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Supreme Court nominee Barrett returns to hearing for day 3

Amy Coney Barrett returns to the Senate Judiciary Committee Wednesday for the third day of the confirmation hearing. The hearings begin at 8 a.m. Central, 9 Eastern.

During almost 11 hours of grilling on Tuesday, which ended a little after 8 p.m., Barrett fielded questions from senators from both sides of the aisle from a range of topics including ones relating to politically-charged issues, legal doctrines, judicial processes, as well as questions about her record.

Senate Democrats often failed to ask questions and were criticized what appeared to be long campaign speeches. They focused the questions they did ask on the Affordable Care Act (ACA), also known as Obamacare, as well as other social issues such as access to abortion, LGBT, gun regulation, and the 2020 presidential election. Many of the senators attempted to get Barrett to reveal how she would rule on certain issues or commit to recusing from cases related to Obamacare or the upcoming election.

READ: Democrats fear wrath of public, will avoid attacking Barrett’s faith

Sen. Dick Durbin (D-Ill.) asked Barrett about her views on race in the country and George Floyd, which prompted the judge to share her story about how the incident had impacted her family. Barrett and her husband, Jesse Barrett, have seven children, two of whom are adopted from Haiti.

“As you might imagine, given that I have two black children, that was very, very personal for my family,” Barrett said, recounting how her husband was with their sons on a camping trip in another state when the video showing Floyd being arrested by police officers in a chokehold in Minnesota emerged.


“I was there and my 17-year-old daughter, Vivian, who’s adopted from Haiti, all of this was erupting. It was very difficult for her. We wept together in my room. It was also difficult for my daughter, Julia, who’s 10. I had to explain this to them,” she added.

Sen. Cory Booker (D-N.J.) promoted the false narrative that President Trump has yet to denounce white supremacists and racism. Trump, in fact, has done so over a dozen times dating back to the 2016 election. He pressed Barrett about whether presidents should commit to a peaceful transfer of power whether they win or lose the November election. President Donald Trump has been repeatedly questioning the reliability of the election infrastructure, including raising concerns about voter fraud due to the push for universal mail-in ballots.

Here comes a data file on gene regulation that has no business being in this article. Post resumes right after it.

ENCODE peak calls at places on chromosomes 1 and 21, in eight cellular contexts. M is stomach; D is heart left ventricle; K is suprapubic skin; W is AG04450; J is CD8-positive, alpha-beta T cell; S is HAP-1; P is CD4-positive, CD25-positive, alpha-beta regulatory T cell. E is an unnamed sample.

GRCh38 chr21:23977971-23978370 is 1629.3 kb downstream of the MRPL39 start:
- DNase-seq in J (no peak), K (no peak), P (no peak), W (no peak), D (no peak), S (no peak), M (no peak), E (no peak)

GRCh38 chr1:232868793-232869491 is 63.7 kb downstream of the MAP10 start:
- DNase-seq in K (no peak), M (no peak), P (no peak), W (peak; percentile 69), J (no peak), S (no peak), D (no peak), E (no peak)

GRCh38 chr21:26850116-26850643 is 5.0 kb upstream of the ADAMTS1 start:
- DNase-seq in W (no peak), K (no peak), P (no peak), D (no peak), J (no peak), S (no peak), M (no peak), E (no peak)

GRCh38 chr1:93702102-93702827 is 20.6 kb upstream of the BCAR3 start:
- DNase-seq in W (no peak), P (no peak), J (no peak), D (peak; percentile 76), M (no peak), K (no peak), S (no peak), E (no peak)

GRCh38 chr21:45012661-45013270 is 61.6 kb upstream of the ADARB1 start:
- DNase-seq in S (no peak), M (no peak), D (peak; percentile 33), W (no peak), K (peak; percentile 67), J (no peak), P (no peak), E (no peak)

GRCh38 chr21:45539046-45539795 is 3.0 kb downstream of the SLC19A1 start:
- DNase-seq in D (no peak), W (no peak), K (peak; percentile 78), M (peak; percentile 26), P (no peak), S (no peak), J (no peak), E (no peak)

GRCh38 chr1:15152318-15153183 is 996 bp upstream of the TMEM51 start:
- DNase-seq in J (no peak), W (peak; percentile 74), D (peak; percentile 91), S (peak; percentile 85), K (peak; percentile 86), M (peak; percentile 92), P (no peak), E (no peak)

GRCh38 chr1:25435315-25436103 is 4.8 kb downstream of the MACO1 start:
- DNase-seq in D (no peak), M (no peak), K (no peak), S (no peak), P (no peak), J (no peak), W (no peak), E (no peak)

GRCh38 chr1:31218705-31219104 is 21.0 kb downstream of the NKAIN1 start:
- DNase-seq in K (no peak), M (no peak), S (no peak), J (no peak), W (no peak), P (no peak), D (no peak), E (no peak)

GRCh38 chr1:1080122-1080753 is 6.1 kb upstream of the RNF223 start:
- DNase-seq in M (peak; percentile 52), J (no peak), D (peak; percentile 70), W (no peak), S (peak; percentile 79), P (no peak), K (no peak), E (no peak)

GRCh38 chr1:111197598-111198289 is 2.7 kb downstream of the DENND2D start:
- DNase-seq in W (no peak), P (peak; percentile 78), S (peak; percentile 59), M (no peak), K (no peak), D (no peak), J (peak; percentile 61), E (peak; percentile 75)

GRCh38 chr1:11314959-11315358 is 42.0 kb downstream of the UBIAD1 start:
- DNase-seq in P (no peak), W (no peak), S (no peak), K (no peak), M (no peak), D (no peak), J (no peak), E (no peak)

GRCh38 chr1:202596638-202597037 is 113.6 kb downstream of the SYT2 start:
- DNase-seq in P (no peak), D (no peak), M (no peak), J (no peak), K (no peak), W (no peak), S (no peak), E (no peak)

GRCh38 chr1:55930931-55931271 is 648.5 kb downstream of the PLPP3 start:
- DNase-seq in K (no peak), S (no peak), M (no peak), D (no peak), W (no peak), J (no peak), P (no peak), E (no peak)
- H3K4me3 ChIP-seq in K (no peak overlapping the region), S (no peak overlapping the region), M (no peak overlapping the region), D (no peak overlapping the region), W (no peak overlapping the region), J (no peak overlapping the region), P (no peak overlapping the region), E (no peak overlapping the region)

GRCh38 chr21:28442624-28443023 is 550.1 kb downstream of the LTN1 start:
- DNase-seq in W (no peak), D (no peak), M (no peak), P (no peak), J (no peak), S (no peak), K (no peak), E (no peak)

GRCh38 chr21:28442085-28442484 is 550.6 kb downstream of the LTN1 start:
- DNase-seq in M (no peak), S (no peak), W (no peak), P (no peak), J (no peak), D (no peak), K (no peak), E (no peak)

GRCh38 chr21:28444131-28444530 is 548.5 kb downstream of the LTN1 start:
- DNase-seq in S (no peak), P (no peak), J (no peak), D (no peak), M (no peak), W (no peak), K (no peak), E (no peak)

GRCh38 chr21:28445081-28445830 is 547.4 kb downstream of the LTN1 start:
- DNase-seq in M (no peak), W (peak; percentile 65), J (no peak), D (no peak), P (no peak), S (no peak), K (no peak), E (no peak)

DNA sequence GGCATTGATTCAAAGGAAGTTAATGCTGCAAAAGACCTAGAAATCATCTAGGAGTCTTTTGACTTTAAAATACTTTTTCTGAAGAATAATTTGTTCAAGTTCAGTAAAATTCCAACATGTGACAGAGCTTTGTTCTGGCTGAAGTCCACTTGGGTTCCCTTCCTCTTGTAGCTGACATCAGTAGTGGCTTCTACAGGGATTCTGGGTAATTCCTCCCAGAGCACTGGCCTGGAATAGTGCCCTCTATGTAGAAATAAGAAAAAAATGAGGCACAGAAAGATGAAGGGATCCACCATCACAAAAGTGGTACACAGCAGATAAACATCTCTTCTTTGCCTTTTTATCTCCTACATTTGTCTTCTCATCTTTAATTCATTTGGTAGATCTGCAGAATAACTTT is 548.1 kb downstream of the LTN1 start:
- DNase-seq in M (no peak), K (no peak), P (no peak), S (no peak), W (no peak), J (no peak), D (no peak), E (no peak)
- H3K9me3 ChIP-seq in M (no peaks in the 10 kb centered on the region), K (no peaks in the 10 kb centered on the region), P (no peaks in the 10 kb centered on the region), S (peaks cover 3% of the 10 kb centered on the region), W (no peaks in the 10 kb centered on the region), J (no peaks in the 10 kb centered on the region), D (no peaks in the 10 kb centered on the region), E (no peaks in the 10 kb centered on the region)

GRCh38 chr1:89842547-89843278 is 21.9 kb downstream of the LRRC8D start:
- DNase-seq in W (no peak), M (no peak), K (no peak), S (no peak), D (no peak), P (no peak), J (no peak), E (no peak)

Barrett said as a judge she wanted to “stay out” of such a “political controversy.”

Meanwhile, Senate Republicans predominately focused their questions on Barrett’s judicial philosophy, legal doctrines, as well as defending the judge of their colleagues’ claims.


At one point in the hearing, Sen. Mike Lee (R-Utah) shared his opinion on expanding the number of justices on the Supreme Court, also known as court-packing. Numerous Democrats from both chambers have threatened to expand the Supreme Court if Senate Republicans move forward with filling a vacancy left by liberal Associate Justice Ruth Bader Ginsburg, who died in September.

The effort to expand the court size would be aimed at reshaping the bench in favor of liberals if Democrats were to regain control of the Senate and White House in the the November election.

“Court-packing is itself manipulative, it’s something that has great danger to do immense political and constitutional harm towards this mode of government in part because it would set up a one-way ratchet,” Lee said.

Barrett, throughout the hearing, repeatedly refused to pre-commit on how she would rule on cases or what she thought of Supreme Court precedents.

Today’s hearing for the Barrett confirmation is being streamed and broadcast live.

–Wire services